Culver City Observer -

California Establishes Commission To Monitor, Track Hate Crimes

 

October 21, 2021



California has approved new legislation to address the growing epidemic of hate crimes and incidents in the state.

The new bill, AB 1126, establishes the first statewide commission to monitor and track hate crimes and recommend policy to the state leaders and legislators. It was signed in law by Governor Gavin Newsom last week.

The Commission on the State of Hate is “a necessary step towards understanding who is perpetrating these crimes, who is being targeted, and how we can develop policy solutions,” said Assembly member Richard Bloom (D-Santa Monica), author of the new bill. “AB 1126 will elevate the voices and testimony of hate crime survivors and give us important information that statistics can’t always provide.”

Over 7,700 hate crime “incidents” were reported in 2019 in the United States, the highest total in over a decade, according to CSU San Bernardino’s report on hate and extremism. In 2020, anti-Asian hate crimes surged by 149% and hate crimes against gay men jumped nearly 30%, the report also noted.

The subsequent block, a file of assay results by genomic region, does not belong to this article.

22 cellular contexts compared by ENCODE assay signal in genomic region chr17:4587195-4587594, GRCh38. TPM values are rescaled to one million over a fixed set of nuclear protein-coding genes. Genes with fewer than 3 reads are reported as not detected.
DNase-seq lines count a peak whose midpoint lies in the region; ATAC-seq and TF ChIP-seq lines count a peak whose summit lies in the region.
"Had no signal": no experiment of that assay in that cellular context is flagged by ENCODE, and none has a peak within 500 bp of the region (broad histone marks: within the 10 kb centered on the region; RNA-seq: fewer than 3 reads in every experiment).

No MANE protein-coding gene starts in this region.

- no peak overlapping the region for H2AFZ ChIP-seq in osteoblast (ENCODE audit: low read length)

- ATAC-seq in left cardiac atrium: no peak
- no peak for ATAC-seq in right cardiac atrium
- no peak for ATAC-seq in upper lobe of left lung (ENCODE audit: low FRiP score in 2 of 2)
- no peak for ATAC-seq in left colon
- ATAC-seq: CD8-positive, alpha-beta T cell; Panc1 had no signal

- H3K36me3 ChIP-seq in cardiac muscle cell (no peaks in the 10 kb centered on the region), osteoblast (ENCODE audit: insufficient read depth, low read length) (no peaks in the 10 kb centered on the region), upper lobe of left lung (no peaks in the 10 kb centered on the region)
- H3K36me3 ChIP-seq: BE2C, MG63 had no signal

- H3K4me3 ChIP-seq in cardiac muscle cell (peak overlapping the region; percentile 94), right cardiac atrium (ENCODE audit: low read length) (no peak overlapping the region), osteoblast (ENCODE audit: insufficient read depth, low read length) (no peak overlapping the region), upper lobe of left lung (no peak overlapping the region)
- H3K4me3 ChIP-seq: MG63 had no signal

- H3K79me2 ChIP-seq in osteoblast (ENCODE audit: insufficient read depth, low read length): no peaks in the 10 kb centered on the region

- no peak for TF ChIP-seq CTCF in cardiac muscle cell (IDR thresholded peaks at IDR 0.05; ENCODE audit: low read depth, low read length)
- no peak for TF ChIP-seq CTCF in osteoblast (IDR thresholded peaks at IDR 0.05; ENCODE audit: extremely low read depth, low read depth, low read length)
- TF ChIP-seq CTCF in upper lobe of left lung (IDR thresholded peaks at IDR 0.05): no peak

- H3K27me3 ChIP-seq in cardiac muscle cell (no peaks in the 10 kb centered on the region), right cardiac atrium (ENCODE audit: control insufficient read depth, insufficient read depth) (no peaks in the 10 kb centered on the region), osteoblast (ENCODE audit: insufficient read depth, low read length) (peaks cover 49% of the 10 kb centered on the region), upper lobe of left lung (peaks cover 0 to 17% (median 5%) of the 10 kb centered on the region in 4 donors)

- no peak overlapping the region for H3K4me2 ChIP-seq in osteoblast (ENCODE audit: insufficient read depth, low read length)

Locally, the Los Angeles Police Department has reported a 66% increase in hate crimes overall in the first 9 months of 2021 and a 26% increase in hate crimes based on sexual orientation.

“The staggering statistics make it clear: California needs better tools and dedicated individuals to help us track and report this information,” said Bloom.

Criminal justice experts said the challenges of monitoring and collecting data on hate crimes and other types of targeted violence have led to severe underreporting.

“The FBI relies on the voluntary reporting of more than 15,000 participating law enforcement agencies across the country,” said Brian Levin, professor of Criminal Justice and Director of the Center for the Study of Hate and Extremism at CSU San Bernardino. “Last year, 86% of them did not report a single hate crime, including at least 71 cities with populations over 100,000.”

Testifying before state legislators, Levin said, “it’s imperative that California empower an expert State of Hate Commission to more rapidly analyze the emerging threats to the residents and institutions because hate crimes and related targeted violence are both rising and diversifying.”

Bloom noted the Commission will assess “current trends relative to hate crimes, produce annual reports on these trends, and make policy recommendations in order to help the state better address and, hopefully, reduce instances of these crimes.”

The new law goes into effect on January 1, 2022.

 

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